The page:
It’s a new year, and that means new tax rates in various states. While they don’t have authority over the behemoth agency known as the IRS, state legislators are always sticking their hands in their state’s tax laws. As the states change tax laws, we should pay attention.
States Change Tax Laws
Here’s a look at how various states in the U.S. are changing their tax laws for 2012:
Income taxes for Oklahoma residents will drop slightly from 5.5% to 5.25% in 2012.
Tax day for those in Massachusets will also see a slight drop, with income taxes dropping from 5.3% to 5.25%.
If you’re wealthy and in Oregon, your tax rate will drop from 11% to 9.9%.
Middle-class families in New York will see their tax rates reduced by 0.40%.
The corporate tax rate for large businesses in Connecticut is rising from 8.25% to 9%. West Virginia is another story, where it will drop from 8.5% to 7.75%.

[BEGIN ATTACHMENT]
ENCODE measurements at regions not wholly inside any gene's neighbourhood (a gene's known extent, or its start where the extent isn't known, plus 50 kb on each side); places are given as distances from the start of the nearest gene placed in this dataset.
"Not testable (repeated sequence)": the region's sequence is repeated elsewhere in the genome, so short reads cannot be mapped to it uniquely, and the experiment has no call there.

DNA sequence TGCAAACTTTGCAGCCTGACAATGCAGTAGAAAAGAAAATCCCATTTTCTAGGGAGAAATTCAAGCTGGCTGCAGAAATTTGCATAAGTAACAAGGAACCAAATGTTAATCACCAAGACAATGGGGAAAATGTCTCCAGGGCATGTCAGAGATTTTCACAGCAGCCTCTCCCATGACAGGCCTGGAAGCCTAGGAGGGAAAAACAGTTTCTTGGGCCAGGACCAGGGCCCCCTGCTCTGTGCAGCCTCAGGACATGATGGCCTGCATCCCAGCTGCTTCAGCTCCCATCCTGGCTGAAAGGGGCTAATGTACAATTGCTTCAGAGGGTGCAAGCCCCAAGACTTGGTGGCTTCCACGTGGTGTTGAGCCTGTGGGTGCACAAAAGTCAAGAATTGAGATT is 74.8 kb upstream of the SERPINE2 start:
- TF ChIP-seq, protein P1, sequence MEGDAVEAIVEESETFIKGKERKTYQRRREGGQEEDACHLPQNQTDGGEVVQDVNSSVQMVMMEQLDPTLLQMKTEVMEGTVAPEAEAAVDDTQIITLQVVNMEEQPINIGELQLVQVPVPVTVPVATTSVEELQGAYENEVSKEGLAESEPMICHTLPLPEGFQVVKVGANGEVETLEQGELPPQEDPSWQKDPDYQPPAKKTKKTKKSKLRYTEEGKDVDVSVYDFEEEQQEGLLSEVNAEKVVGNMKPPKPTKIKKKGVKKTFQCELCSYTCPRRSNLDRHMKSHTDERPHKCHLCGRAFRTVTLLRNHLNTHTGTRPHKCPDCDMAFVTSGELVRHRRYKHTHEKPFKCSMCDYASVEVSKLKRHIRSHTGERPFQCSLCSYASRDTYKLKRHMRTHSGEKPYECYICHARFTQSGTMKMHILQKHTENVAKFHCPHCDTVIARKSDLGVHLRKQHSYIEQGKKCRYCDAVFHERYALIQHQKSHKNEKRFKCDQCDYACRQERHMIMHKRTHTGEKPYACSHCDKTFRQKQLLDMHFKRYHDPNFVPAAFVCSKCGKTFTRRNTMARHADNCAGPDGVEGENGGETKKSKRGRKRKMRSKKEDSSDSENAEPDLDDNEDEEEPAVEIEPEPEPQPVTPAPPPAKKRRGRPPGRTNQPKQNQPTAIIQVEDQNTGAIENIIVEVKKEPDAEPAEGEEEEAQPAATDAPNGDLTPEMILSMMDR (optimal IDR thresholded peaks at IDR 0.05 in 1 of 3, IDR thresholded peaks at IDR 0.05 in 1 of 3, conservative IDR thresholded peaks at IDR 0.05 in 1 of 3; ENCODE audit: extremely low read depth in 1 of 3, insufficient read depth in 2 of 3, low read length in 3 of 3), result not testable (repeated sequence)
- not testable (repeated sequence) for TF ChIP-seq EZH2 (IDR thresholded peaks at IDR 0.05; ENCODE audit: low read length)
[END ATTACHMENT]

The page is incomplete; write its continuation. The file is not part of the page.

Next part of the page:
The gas tax in North Carolina is going up 4 cents in 2012, making the Tar Heel State the 7th in the nation for highest gas taxes.
Estate tax exemptions are increasing all over the country. In Illinois, the first $3.5 million (up from $2 million) is tax-free. North Carolina’s exemption rises from $5 million to $5.12 million in 2012, too. Rhode Island’s exemption rises from $859,350 to $892,865.
Unlike other states, Connecticut lowered its estate tax exemption from $3.5 million to $2 million, making more wealth transfers taxable.
What to Do Next
While states can change their tax laws annually, the IRS is the same agency year after year and the penalty and interest rates they charge are always through the roof, just like high interest credit cards. If you have back tax debt, hiring a tax attorney is your best bet at reaching a favorable repayment option, or you may be able to negotiate a lower amount than you currently owe.